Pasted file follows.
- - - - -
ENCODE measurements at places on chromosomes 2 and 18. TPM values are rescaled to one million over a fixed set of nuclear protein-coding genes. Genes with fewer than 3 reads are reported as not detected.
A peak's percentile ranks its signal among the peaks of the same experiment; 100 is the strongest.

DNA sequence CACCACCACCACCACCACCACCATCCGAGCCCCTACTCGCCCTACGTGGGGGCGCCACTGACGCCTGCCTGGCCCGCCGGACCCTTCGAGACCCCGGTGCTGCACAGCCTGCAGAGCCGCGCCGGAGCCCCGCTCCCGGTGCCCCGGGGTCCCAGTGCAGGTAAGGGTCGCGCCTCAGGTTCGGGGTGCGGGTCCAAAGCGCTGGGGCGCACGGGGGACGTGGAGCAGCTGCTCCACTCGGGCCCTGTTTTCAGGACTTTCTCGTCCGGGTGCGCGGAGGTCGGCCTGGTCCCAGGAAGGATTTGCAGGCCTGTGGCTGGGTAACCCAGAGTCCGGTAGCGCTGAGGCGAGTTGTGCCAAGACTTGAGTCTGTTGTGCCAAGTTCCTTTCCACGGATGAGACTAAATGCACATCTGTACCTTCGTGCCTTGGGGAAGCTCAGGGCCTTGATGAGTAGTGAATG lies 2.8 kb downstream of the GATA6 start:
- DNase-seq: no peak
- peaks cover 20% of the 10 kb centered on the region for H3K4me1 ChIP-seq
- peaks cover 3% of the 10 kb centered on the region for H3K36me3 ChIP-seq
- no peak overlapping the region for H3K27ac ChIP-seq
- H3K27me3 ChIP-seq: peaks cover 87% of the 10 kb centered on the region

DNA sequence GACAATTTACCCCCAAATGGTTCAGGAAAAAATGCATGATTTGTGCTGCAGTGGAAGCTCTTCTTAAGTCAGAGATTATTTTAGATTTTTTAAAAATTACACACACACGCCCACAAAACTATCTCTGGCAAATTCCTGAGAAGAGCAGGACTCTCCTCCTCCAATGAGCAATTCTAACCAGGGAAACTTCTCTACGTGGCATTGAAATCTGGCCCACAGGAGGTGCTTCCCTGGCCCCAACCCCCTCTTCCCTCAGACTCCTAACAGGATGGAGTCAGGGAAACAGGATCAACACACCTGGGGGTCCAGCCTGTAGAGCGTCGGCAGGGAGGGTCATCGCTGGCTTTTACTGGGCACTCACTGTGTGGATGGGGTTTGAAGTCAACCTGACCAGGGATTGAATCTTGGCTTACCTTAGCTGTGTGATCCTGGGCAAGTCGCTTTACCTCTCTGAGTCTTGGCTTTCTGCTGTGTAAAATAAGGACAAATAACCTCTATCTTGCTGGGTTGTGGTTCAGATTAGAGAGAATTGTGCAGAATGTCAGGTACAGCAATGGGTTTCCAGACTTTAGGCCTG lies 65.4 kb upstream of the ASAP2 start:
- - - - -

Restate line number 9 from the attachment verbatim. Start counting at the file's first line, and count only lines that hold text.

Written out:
DNA sequence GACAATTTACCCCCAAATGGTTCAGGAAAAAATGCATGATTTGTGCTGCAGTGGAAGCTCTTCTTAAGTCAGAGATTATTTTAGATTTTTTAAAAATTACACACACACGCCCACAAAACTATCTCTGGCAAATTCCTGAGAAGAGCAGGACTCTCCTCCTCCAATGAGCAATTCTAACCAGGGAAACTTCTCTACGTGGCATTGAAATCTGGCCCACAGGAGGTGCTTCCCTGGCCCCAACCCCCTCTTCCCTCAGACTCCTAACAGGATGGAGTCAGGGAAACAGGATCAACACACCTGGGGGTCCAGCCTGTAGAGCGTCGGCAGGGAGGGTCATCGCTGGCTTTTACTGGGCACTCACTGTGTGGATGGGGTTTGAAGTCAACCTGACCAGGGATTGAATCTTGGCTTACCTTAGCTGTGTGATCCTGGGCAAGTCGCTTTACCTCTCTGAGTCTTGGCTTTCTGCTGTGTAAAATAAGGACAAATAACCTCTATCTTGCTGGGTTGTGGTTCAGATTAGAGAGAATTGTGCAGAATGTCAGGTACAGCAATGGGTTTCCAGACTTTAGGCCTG lies 65.4 kb upstream of the ASAP2 start: